Leda Alvim, Bloomberg News
EnergiesNet.com 08 10 2023
Industrial parks and warehouse operators in Mexico, desperate for electricity to power their booming operations, are offering to pay out of their own pockets to build solar panels. But that threatens government control of energy markets.
On top of a strained national grid, demand for electricity is only expected to grow as giants like Tesla Inc. and others set up operations amid a trend known as nearshoring, especially in the country’s north.
Mexico caps self-generated renewable energy at 500 kilowatts in what’s called “distributed generation.” Industrial parks association AMPIP is asking the government to expand that limit, one of the workarounds to boost much-needed capacity. As the world slowly moves away from fossil fuels, President Andres Manuel Lopez Obrador has increased the country’s reliance on them at the expense of private sector-led renewable projects.
The increase “would give us that extra push in generation,” said Santiago Villagomez, co-founder and chief executive officer at Energia Real who said his company supports the efforts to increase the cap to 1 megawatt from the current 500 kilowatts. “And it would help us alleviate demand on the grid.”
AMPIP has held “solid and positive” talks with the Energy Ministry and with state-owned utility company Comision Federal de Electricidad (CFE) about the sector’s energy needs in the coming years, said Sergio Arguelles, head of the association and chief executive officer at developer Finsa. “We need to tend to that demand so investments remain in Mexico instead of going elsewhere,” he said, adding that the talks are ongoing.
The Energy Ministry did not respond to a request for comment. The government isn’t opposed to increasing the cap, but its concern is that companies seek to sell their excess energy to other companies for a profit rather than use what’s generated for self supply, according to a government official with direct knowledge of the discussions.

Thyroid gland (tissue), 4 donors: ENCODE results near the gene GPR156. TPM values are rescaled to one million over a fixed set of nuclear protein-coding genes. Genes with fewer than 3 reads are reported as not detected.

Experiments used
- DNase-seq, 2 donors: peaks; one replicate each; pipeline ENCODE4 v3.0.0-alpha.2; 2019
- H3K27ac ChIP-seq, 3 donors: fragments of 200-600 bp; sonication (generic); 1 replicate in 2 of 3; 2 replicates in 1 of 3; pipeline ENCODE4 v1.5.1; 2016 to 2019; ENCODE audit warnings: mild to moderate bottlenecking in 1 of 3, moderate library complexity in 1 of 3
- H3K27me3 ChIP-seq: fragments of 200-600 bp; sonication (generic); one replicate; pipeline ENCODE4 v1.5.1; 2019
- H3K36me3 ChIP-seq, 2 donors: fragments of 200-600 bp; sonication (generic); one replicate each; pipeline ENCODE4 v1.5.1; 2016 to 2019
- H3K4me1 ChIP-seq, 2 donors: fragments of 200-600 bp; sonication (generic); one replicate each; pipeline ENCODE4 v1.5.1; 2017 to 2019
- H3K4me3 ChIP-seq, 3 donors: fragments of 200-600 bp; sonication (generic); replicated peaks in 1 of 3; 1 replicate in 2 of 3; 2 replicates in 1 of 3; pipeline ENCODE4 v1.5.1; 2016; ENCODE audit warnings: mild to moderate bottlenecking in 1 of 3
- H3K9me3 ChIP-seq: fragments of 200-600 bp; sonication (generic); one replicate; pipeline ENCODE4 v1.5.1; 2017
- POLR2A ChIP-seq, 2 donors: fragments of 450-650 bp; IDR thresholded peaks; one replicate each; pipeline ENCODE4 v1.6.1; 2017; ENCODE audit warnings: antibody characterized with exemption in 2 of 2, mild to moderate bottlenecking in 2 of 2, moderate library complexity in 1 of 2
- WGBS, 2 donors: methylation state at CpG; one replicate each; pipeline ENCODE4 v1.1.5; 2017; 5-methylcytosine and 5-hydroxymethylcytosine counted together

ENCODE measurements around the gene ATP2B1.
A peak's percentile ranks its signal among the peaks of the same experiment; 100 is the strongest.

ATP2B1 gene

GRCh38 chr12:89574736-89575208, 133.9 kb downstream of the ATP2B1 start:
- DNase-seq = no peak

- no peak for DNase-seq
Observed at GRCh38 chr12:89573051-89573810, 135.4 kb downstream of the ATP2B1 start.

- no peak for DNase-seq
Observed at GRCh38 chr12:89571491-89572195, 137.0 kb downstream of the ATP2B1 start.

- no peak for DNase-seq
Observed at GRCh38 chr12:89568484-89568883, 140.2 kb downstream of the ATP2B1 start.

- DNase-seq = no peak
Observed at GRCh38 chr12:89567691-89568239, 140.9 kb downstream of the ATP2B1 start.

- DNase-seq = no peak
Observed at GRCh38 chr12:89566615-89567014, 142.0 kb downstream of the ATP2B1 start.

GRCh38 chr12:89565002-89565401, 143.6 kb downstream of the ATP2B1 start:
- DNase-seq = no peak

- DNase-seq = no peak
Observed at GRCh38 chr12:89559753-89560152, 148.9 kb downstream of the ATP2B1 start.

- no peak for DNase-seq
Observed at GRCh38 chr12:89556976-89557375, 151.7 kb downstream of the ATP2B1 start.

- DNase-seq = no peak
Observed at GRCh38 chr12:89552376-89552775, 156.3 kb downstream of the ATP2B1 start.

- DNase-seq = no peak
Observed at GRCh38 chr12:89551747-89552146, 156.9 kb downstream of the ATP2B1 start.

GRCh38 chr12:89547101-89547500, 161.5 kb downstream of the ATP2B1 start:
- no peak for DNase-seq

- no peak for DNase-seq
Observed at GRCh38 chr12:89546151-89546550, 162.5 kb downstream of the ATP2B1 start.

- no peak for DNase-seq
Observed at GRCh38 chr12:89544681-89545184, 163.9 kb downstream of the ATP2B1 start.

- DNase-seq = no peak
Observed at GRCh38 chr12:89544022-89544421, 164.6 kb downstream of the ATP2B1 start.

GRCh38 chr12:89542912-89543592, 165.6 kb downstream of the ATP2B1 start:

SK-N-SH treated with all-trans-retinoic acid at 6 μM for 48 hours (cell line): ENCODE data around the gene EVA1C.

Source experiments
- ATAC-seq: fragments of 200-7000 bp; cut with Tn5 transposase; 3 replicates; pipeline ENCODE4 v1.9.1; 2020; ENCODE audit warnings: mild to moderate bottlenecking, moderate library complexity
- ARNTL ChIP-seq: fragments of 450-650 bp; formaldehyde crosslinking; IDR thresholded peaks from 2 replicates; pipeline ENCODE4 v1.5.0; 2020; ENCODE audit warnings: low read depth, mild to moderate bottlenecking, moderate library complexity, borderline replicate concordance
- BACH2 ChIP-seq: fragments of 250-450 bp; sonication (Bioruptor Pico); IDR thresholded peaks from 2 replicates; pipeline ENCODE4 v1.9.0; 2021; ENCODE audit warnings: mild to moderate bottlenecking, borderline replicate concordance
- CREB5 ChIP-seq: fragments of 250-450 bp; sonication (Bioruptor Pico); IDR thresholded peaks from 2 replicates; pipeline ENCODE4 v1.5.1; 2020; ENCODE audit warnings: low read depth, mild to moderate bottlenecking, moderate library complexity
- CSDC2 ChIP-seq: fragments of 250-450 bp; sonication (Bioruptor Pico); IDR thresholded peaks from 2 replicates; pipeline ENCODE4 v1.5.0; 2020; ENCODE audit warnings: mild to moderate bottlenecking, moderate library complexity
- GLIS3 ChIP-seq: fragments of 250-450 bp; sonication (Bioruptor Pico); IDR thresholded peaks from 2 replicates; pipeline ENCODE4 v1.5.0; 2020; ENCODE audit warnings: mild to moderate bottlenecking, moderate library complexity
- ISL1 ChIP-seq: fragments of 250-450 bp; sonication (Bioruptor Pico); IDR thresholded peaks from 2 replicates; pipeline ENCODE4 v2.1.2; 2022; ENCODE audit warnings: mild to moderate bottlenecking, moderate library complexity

Currently, the Mexican government has the monopoly over generation and transmission through CFE. In 2022, Mexico’s energy regulator blocked several foreign companies from operating wind and solar plants as it sought to concentrate power in the hands of the utility.
Ana Lilia Moreno, head of nonprofit Mexico Evalua’s Competition and Regulation program, says power supply is becoming an obstacle for investment. “Although Mexico is attracting investments, they’re not as huge as they could be if we had a sound electrical system,” she said.
The cap also means investing in renewable energy is useless for many companies.
“It works for logistics companies,” said Hector Ibarzabal, chief executive officer at Prologis Property Mexico SA, which is part of AMPIP. “Under no circumstance does that work for manufacturers. It doesn’t even work for big logistic companies that need to set up charging stations for electric vehicles outside their facilities.”
Prologis is spending nearly $60 million to line 65% of its buildings with solar panels in a bid to go around Mexico’s energy bottlenecks.
Across the region, countries such as Brazil and Colombia set the cap for distributed generation much higher, with examples ranging from 5 to 10 megawatts, according to Jorge Gandar, co-chief executive officer of solar energy company Luxun. Mexico’s cap “doesn’t have any technical basis,” he said.
The Energy Regulatory Commission or CRE, in charge of permits, isn’t showing signs of letting up. Between 2019 and 2022, the CRE rejected 213 permits related to the power sector, according to Mexico Evalua.
Read More: Mexican Industry Beats Expectations Helped by Nearshoring Boom
Mexico’s energy consumption has tripled over the last 30 years and that makes solving power supply a top concern for any company looking to set up shop in the country, according to AMPIP’s Arguelles.
After years of under-investment from the CFE, businesses are also spending tens of millions of dollars building electrical substations that reduce voltages when pulling in power from the grid.
Consultants estimate that substations can cost up to $15 million and take years to complete, and they’re a partial solution to the problem, said the Economy Minister for the state of Nuevo Leon, Ivan Rivas. To really solve the problem, the CFE needs to invest in transmission and distribution, Rivas said in an interview in Monterrey, the state’s capital.
“The market doesn’t focus on ‘location, location, location,’ any more. It’s now all about KVAs, KVAs, KVAs,” Arguelles said, referring to the unit used to measure electricity. “It’s really important to provide the land with the appropriate infrastructure to tend to that demand.”
–With assistance from Maya Averbuch and Daniel Cancel.
bloomberg.com 08 10 2023